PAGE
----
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Journal of Experimental Medicine, The

Monocytes are a heterogeneous population of phagocytic cells that are generated in the bone marrow and released into the bloodstream. There...

Allergic reactions arise when people become sensitized to otherwise harmless environmental antigens. In this issue, Shade et al. reveal that the immunoglobulin (IgE) antibodies that mediate...

Macrophages are essential components of the inflammatory microenvironment of tumors. Conventional treatment modalities (chemotherapy and radiotherapy), targeted drugs, antiangiogenic agents, and immunotherapy, including checkpoint blockade, all profoundly influence or depend on the function of tumor-associated macrophages (TAMs). Chemotherapy and radiotherapy can have dual influences on TAMs in that a misdirected macrophage-orchestrated tissue repair response can result in chemoresistance, but in other circumstances, TAMs are essential for effective therapy. A better understanding of the interaction of anticancer therapies with innate immunity, and TAMs in particular, may pave the way to better patient selection and innovative combinations of conventional approaches with immunotherapy.

Monocytes are recruited from the blood to sites of inflammation, where they contribute to wound healing and tissue repair. There are at least two subsets of monocytes: classical or proinflammatory (CCR2hiCX3CR1low) and nonclassical, patrolling, or alternative (CCR2lowCX3CR1hi) monocytes. Using spinning-disk confocal intravital microscopy and mice with fluorescent reporters for each of these subsets, we were able to track the dynamic spectrum of monocytes that enter a site of sterile hepatic injury in vivo. We observed that the CCR2hiCX3CR1low monocytes were recruited early and persisted for at least 48 h, forming a ringlike structure around the injured area. These monocytes transitioned, in situ, from CCR2hiCx3CR1low to CX3CR1hiCCR2low within the ringlike structure and then entered the injury site. This phenotypic conversion was essential for optimal repair. These results demonstrate a local, cytokine driven reprogramming of classic, proinflammatory monocytes into nonclassical or alternative monocytes to facilitate proper wound-healing.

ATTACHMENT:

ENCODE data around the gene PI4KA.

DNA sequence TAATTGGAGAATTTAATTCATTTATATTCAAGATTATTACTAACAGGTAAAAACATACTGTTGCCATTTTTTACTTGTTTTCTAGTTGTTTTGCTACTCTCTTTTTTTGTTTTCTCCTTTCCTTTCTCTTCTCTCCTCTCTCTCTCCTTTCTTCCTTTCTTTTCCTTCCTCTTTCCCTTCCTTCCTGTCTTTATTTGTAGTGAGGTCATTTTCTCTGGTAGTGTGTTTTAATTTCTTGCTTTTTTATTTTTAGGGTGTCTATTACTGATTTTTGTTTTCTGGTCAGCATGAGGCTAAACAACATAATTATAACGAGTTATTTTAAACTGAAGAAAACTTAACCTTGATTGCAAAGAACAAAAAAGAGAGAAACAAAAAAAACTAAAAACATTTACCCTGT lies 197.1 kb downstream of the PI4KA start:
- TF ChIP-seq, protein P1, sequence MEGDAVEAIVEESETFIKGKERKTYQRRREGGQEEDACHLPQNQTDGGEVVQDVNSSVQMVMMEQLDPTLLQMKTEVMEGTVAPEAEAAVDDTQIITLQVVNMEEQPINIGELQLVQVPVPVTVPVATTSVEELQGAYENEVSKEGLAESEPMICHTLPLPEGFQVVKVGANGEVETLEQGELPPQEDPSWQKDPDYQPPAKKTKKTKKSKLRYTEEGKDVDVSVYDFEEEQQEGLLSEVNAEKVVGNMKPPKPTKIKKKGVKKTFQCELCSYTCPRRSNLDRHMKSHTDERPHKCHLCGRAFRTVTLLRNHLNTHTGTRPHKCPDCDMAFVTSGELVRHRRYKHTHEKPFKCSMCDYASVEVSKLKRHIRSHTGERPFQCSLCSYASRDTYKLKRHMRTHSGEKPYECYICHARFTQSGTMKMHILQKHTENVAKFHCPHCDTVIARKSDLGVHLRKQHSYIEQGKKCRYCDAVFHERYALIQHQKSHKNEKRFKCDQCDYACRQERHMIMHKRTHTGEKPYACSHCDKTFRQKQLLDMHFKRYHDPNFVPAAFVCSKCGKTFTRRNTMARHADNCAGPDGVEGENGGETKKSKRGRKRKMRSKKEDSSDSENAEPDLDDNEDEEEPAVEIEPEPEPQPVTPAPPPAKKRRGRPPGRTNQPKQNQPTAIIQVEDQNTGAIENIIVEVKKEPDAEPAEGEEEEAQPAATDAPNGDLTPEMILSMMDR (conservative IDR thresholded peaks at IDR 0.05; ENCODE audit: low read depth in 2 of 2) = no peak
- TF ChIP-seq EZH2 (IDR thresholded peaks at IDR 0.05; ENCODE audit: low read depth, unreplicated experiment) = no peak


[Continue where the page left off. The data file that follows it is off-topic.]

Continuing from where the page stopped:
Immunoglobulin (IgE) antibodies are the primary mediators of allergic diseases, which affect more than 1 in 10 individuals worldwide. IgE specific for innocuous environmental antigens, or allergens, binds and sensitizes tissue-resident mast cells expressing the high-affinity IgE receptor, FcRI. Subsequent allergen exposure cross-links mast cell–bound IgE, resulting in the release of inflammatory mediators and initiation of the allergic cascade. It is well established that precise glycosylation patterns exert profound effects on the biological activity of IgG. However, the contribution of glycosylation to IgE biology is less clear. Here, we demonstrate an absolute requirement for IgE glycosylation in allergic reactions. The obligatory glycan was mapped to a single N-linked oligomannose structure in the constant domain 3 (C3) of IgE, at asparagine-394 (N394) in human IgE and N384 in mouse. Genetic disruption of the site or enzymatic removal of the oligomannose glycan altered IgE secondary structure and abrogated IgE binding to FcRI, rendering IgE incapable of eliciting mast cell degranulation, thereby preventing anaphylaxis. These results underscore an unappreciated and essential requirement of glycosylation in IgE biology.